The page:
The GCB Bank PLC has released its 2022 financial statement where the bank made huge losses before tax despite making huge profit in the previous year. However, the bank blamed the government of Ghana’s debt exchange programme for the losses.
According to the financial statement, GCB Bank recorded a Loss Before Tax of a whopping GHS743.5 million in 2022 compared to a Profit before Tax of GHS832.0 million in the prior year.
According to the statement, this loss is largely due to the impairment loss on investment in government securities of GHS1.8 billion. “It is worth noting that our projected profit for the Year 2022 without the impairment would have been in excess of GHS1.0 billion,” the statement said.
However, in the year 2022, customer deposits grew by 28% from GHS13.9 billion in 2021 to GHS17.8 billion in 2022. The bank expressed appreciation to the customers. “We are eternally grateful for the business of our cherished customers. Our balance sheet remained strong, growing from GHS18.4 billion in 2021 to GHS21.5 billion in 2022”.
Moreover, total equity of the Bank declined by 39% from GHS2.7 billion in 2021 to GHS2.0 billion in 2022 on the back of impaired investments in securities due to the DDEP.
In the broader sense, the statement noted that in the Banking industry, total assets of the industry stood at GHS209.4 billion in December 2022, representing a growth of 16.4 percent, attributable to growth in deposits and currency translation effect.
Total credit increased by 28.5 percent to GH69.1 billion in December 2022 from GHS53.8 billion in December 2021. Total deposits stood at GHS157.9 billion, representing an increase of 30.4 percent year-on-year, compared with 16.6 percent recorded during the same period in 2021.
In all, the Bank generated a record revenue of GHS3.0 billion representing an increase of 24% or GHS578.2 million compared to 2021. The growth was mainly driven by 11% increase in Net Interest Income and a 7% rise in Net fees and commissions.
Net Trading income was up by 209% largely from margins from foreign exchange trading on account of currency volatility. The Net Interest Income contributed 70% of our total revenue with the Non- Interest Income accounting for the remaining 30%.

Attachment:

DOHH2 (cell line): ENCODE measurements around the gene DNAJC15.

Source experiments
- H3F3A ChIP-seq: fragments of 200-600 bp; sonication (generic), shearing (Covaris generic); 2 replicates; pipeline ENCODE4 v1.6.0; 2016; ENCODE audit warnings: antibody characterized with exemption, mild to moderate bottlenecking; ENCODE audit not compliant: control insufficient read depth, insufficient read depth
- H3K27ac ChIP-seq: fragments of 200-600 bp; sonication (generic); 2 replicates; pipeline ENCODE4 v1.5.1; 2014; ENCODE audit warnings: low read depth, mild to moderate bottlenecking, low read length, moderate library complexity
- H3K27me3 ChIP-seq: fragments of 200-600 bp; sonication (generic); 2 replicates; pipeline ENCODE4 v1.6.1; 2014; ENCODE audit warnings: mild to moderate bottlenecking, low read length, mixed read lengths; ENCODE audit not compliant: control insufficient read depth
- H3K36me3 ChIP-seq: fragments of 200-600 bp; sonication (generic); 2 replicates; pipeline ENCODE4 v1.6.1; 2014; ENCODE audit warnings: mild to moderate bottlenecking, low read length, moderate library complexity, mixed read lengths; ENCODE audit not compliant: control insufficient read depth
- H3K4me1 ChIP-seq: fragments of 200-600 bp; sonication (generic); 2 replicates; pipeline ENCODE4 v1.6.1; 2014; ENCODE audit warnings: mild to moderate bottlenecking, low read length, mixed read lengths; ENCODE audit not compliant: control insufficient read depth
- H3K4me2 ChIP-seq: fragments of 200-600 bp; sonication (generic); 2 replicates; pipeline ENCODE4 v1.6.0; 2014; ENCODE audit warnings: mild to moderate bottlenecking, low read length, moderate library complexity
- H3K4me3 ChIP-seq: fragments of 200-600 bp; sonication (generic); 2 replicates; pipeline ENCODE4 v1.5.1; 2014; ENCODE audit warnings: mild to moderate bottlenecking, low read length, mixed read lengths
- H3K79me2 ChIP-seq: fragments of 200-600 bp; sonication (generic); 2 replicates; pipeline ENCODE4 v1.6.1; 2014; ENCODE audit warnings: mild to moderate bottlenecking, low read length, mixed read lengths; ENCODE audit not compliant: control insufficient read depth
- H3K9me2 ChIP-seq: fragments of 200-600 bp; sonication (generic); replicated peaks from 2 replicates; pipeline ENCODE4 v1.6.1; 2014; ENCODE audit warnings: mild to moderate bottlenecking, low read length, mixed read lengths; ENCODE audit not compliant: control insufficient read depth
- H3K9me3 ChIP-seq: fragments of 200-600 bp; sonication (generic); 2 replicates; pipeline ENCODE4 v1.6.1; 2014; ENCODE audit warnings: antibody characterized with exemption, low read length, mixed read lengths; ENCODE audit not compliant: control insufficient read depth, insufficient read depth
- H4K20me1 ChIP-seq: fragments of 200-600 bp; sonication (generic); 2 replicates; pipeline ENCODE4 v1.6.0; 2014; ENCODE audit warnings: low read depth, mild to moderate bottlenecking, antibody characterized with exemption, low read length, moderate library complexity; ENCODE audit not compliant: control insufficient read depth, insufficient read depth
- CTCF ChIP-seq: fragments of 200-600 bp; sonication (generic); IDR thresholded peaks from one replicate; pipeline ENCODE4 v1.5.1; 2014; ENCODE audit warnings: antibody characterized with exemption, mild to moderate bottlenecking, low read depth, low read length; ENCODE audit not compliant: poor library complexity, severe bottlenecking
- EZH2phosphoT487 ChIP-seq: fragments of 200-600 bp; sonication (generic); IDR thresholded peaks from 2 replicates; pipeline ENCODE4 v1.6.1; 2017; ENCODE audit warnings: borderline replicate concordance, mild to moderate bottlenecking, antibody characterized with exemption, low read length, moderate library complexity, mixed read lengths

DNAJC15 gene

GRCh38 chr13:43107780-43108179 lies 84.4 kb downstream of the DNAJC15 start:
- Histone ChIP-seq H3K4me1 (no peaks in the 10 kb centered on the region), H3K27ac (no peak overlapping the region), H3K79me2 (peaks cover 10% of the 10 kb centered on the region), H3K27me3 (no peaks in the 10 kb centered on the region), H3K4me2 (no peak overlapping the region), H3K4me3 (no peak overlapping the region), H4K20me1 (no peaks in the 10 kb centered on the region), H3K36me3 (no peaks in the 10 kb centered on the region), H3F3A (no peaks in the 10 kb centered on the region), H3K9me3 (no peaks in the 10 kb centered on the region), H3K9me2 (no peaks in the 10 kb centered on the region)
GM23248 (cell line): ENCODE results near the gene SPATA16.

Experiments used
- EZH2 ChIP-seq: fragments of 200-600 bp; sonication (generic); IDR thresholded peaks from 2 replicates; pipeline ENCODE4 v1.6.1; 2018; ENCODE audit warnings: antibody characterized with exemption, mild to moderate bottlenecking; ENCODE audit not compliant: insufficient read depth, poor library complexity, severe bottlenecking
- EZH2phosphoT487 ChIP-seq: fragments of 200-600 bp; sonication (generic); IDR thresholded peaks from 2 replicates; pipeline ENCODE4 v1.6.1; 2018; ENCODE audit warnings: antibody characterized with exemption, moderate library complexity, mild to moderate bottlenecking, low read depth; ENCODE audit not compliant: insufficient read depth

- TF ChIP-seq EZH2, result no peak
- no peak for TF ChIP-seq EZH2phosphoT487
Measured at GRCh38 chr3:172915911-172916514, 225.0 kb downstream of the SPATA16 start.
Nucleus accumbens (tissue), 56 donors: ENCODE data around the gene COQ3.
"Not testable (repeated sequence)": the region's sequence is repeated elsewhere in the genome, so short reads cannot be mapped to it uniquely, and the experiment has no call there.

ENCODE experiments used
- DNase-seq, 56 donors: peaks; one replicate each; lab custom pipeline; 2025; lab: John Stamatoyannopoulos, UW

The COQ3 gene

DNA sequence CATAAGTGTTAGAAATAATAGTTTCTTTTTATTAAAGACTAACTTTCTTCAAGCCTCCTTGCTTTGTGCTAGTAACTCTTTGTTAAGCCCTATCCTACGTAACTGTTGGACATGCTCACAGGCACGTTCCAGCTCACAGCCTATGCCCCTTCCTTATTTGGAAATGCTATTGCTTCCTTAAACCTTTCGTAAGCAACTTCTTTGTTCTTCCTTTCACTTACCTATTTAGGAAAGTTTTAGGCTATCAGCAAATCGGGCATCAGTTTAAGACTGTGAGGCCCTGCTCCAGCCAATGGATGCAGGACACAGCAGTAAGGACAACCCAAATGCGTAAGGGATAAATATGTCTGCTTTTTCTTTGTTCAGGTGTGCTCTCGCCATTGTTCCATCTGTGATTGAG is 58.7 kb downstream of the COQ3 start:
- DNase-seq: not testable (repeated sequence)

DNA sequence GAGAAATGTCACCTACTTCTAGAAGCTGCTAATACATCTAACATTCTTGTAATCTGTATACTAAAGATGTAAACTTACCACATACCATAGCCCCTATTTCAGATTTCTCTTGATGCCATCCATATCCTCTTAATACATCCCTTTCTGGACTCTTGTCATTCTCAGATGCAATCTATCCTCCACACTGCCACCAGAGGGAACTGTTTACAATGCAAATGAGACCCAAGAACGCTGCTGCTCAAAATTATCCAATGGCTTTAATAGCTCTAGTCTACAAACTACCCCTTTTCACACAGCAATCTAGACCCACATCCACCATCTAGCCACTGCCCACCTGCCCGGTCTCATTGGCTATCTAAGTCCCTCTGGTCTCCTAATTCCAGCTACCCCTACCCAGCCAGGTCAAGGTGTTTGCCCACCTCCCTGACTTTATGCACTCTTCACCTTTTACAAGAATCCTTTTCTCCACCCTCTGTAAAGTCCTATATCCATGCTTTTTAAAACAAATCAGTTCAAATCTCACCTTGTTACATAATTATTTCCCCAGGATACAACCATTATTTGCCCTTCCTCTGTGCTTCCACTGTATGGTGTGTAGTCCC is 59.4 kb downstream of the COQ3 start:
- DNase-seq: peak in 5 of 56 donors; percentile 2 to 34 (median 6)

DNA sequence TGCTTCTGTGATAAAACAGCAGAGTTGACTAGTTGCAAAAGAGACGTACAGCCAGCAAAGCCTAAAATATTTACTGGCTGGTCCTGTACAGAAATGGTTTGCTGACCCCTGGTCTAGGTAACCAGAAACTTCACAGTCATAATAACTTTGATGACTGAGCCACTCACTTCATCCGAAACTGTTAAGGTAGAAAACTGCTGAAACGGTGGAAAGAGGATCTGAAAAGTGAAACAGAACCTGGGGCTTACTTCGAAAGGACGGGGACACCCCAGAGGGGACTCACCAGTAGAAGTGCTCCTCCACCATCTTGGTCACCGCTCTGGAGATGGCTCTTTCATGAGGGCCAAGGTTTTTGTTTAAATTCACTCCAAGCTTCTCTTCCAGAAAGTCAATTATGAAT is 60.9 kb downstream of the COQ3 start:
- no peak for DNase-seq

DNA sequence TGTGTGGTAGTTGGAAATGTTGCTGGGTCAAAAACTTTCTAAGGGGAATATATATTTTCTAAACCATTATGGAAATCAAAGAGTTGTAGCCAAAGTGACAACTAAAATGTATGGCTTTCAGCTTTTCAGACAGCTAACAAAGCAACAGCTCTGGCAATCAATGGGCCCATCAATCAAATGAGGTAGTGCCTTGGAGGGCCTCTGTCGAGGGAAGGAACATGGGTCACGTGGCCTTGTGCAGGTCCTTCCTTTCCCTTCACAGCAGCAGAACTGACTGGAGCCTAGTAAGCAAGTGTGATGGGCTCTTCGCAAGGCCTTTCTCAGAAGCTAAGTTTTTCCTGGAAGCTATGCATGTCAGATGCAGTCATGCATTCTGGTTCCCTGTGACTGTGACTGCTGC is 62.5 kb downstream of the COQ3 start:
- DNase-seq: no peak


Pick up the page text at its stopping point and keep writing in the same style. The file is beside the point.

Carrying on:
Operating expenses increased by 29% largely due to cedi depreciation against the USD and the surge in inflation to 54.1% from 12.6%. These resulted in a cost to income ratio of 54.4% in 2022 compared to 52.6% in 2021.
DDEP Results in Significant Impairment Loss on Investments
The statement explained that the DDEP resulted in significant impairment loss on investments in government securities and consequently a deterioration in the capital position of banks. In order to mitigate the impact on the banking sector, the Bank of Ghana introduced regulatory forbearance on capital.
It Is against this background that the bank evaluated the programme focusing on the best options open to it.
The bank noted that the DDEP was an invitation for the voluntary exchange of about GHS130 billion of the domestic bonds of the Republic for a package of new bonds with lower coupons and longer tenors. The program is part of a comprehensive strategy aimed at bringing the public debt stock back to sustainable level and to unlock financial assistance from the International Monetary Fund (IMF).
The Bank exchanged a total amount of GHS6.784 billion being the value of Eligible Bonds under the DDEP. Under International Financial Reporting Standards shortfalls in the recoverable amounts of financial assets are required to be reflected in the income statement as an impairment charge. The Bank’s participation in the DDEP resulted in an impairment loss of GHS1.8 billion for the year.
The Bank, due to the adequate build-up of retained earnings in the past, was able to absorb the impairment loss and maintain an adequate capital buffer with regulatory forbearance. The Board reviewed the risk weights attached to the new bonds and noted the potential of illiquidity in the market for bonds which were subject to be exchanged.
Against this background and the relevance of the DDEP as a critical component of the debt reduction program and the IMF programme, the board concluded that participation in the DDEP was in the best long-term interest of the Bank and its shareholders.
As such, the statement said the Bank accordingly, participated in the DDEP, to preserve value to shareholders, reinforce its competitive advantage and secure the future of the Bank.
That notwithstanding, the bank explained that the minimum Capital Adequacy Ratio (CAR) required to be maintained by banks was reduced from 13 percent to 10 percent as of 31st December 2022, and losses from the DDEP are to be reflected in the computation of CAR over a period of up to three (3) years.
The average capital adequacy ratio for the industry was 15.7 percent in December 2022 largely supported by the regulatory reliefs, compared with 16.6 percent as of December 2021 without the DDEP